Saturday of Week 27 of Ordinary Time – First Reading

Commentary on Galatians 3:22-29

Paul continues to compare the ineffectiveness of observing the Law with the effectiveness of faith in Christ.

“Sin is in control everywhere.” Everyone is touched by it and the Law does not help; if anything, it makes things worse by making us more aware of our shortcomings. One “Do not” after another creates feelings of such negativity and is so depressing. Wherever one turns, one is in danger of putting a foot wrong and can hardly avoid doing so.

The only way to experience the promises made to his people by God is by faith, a total commitment, to Jesus Christ and his Gospel of truth, love and service. Only those who have such a faith can have this experience. Being made right with God is a free gift; it is not owed to us in any way and there is nothing we can do of ourselves to force God to give it to us. He is and never can be in debt to us.

Every “good” act we do is simply evidence of God himself working through us. And so we read of the prostitute woman who burst into the house of Simon the Pharisee and covered the feet of Jesus with her tears and her kisses: “Her sins, which were many, have been forgiven; hence she has shown great love” (Luke 7:47). Her sins are not removed because she loves; she loves because the gift of forgiveness has been given.

Certainly, allowances have to be made for the huge number of people who have no opportunity of hearing the Gospel proclamation. We leave that to God’s love and God’s providential care. Paul’s words, however, have a crucial relevance for us who have been given the message.

Paul sees the Law as a temporary expedient until the message about faith in Christ was made known. Before the way of faith, we had no real freedom under the Law; we were, as it were, the Law’s prisoners. It acted as a kind of guardian or “baby-sitter” imperfectly showing us the way to God. “Don’t do that… don’t go there…” Paul uses the word paidagogus (from which our word ‘pedagogue’ comes). The paidagogus was the slave who looked after and monitored the young free-born schoolboy in Greek culture. He accompanied the boy at all times and had some disciplinary authority over him.

It is not until we make the surrender of faith in Jesus as Lord before we can have full freedom. We do not need the guardianship of the Law any more because, through our faith commitment, we have become children of God, full adults and heirs in God’s family, in a way that was never possible only under the Law. We are now free. The only law we are under is the liberating law of love.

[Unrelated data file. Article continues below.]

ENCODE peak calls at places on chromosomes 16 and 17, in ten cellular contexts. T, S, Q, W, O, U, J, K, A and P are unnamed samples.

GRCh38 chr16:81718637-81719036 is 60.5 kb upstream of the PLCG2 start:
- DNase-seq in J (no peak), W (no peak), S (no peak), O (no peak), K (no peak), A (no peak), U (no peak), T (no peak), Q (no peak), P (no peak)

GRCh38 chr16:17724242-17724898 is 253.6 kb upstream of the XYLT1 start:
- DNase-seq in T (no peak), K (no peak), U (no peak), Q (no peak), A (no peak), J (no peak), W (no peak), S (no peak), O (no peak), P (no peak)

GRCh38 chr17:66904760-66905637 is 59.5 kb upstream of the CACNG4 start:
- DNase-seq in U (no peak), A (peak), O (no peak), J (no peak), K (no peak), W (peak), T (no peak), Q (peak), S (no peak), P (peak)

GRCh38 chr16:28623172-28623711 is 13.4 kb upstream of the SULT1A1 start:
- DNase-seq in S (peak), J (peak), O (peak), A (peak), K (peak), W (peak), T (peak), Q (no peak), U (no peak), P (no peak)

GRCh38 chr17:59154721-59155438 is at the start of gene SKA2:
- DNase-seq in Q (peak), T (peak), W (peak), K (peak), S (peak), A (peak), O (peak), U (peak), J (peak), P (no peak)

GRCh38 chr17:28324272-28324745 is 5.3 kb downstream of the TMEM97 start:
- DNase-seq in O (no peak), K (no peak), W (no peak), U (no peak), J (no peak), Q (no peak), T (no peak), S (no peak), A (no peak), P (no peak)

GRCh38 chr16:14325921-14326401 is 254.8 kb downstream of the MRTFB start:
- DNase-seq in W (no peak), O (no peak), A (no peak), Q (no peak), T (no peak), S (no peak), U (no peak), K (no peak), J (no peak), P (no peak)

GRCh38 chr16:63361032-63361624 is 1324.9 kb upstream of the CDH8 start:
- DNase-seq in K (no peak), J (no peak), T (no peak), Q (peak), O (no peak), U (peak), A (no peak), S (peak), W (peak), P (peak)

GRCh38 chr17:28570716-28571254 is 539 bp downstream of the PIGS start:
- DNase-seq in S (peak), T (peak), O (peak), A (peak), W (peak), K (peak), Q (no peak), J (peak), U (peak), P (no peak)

Addressing all the Galatian Christians, Jews and Gentiles alike, Paul tells them that, since they have all been baptised into Christ (the sacramental sign of their faith in him), they have “put on” Christ (symbolised by the white garment they put on after emerging from the baptismal water). Each one is now another Christ and all the previous distinctions that divided them have fallen away. Now, there is neither Jew nor Greek – no ethnic distinctions; neither slave nor free – no social distinctions; no male or female – no distinctions based on gender. As Paul wrote to the Corinthians: “For in the one Spirit we were all baptised into one body – Jews or Greeks, slave or free – and we were all made to drink of one Spirit” (1 Cor 12:13).

This is surely one of the greatest contributions of Christianity to the world’s cultures but, alas, one that has not yet been fully realised even in many Christian communities (see The Secular City by Harvey Cox, who claims that it was this thinking that paved the way for our contemporary trans-national and multi-cultural societies).

“Merely by belonging to Christ,” says Paul, we become the true, spiritual descendants of Abraham, the father of all God’s people. We are among the numberless heirs, more numerous than the stars in the heavens or the sands on the seashore, that were promised to him. This happens by our saying one, unconditional ‘Yes’ to Christ and all he stands for and committing ourselves unconditionally to his vision of life.

The underlying message for the Galatians is that there is now no need of the Law and they should ignore those who are trying to tell them otherwise. Belonging to Christ in faith is all that is needed. Everything else will flow from that.

Let us then today renew our commitment of faith, our unconditional surrender to God through Jesus and his Gospel. Let our Christian life, too, be based on that faith and let us not fall back into a legalistic mentality (Is it a sin?). It is on this foundation of a total self-surrender to Christ’s Way that the Kingdom is built, that Kingdom that Jesus came to proclaim and establish.

Comments Off on Saturday of Week 27 of Ordinary Time – First Reading

Printed from LivingSpace - part of Sacred Space
Copyright © 2024 Sacred Space :: :: All rights reserved.